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September 2015, vol 11 no 3

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Bill Gottlieb


for Mom, dead 43 years today

For the last year or two you were too weak to stand behind the puppet theatre and hold Willie, hold up the brown-haired, green-eyed boy – the coloring of his cloth head like mine, like yours, whose lustrous hair I inherited, and rosy fairness, and an eye for fun, and frank laughter, and the words of your stories – Willie, who went to the moon and fell in love with the princess who lives on the dark side. You died with a tracheotomy tube in you, a tube about as wide as those tubes you thrust your two hands into, animating the queen and the dog and the king and the prince and his snippy sisters – animating everyone, everything, smile constant as a wide slice of red cloth below a nub of nose under kindly eyes encouraging as a happy ending; yours wasn't, blood spun in the machine three times a week, kidneys like Judy, Punch. Willie was a boy as sweet and sad as a son standing by a bedside, a boy saying goodbye to the woman who made him.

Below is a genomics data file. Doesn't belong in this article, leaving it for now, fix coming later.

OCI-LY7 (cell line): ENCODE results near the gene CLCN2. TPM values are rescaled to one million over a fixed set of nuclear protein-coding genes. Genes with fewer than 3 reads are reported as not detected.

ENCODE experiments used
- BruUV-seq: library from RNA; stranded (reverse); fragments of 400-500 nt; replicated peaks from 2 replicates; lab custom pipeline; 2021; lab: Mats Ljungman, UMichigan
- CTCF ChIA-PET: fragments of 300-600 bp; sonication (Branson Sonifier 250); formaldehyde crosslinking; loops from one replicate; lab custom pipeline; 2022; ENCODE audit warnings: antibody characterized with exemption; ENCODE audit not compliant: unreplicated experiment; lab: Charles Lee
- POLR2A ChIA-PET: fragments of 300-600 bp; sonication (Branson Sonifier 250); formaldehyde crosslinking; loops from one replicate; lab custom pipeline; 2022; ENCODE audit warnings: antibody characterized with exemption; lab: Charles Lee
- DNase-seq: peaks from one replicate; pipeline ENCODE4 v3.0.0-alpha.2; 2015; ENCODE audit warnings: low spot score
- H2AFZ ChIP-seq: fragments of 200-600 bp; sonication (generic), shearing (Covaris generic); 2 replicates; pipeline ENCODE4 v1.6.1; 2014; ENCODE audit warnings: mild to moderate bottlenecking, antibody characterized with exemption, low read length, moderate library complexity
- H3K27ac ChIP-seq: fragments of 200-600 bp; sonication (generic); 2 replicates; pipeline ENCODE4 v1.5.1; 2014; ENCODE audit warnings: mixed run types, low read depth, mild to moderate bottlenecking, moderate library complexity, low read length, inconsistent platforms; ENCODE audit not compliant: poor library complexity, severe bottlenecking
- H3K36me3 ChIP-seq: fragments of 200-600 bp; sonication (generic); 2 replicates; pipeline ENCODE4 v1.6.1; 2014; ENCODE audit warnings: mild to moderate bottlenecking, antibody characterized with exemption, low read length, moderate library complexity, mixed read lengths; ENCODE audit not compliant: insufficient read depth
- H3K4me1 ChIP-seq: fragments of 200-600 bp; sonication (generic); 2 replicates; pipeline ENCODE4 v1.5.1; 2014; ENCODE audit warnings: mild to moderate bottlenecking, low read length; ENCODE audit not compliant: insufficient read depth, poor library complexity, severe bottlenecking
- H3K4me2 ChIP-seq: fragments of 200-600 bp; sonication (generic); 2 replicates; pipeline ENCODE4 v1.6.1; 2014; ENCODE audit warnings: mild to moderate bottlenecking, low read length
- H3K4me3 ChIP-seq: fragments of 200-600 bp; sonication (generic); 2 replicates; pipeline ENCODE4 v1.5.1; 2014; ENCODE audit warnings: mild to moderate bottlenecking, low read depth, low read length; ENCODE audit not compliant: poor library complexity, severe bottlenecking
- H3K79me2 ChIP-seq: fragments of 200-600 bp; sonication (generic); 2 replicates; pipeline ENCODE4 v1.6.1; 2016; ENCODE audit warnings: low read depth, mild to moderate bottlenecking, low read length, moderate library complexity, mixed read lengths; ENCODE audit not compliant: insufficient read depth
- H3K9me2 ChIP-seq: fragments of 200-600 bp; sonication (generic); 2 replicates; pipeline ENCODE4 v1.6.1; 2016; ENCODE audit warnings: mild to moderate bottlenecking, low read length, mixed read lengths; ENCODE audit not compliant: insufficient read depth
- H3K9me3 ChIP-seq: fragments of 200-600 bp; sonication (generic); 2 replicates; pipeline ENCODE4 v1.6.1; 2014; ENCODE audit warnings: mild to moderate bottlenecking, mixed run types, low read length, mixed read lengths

green features fingered
by filaments of mold . . .
that witch in my closet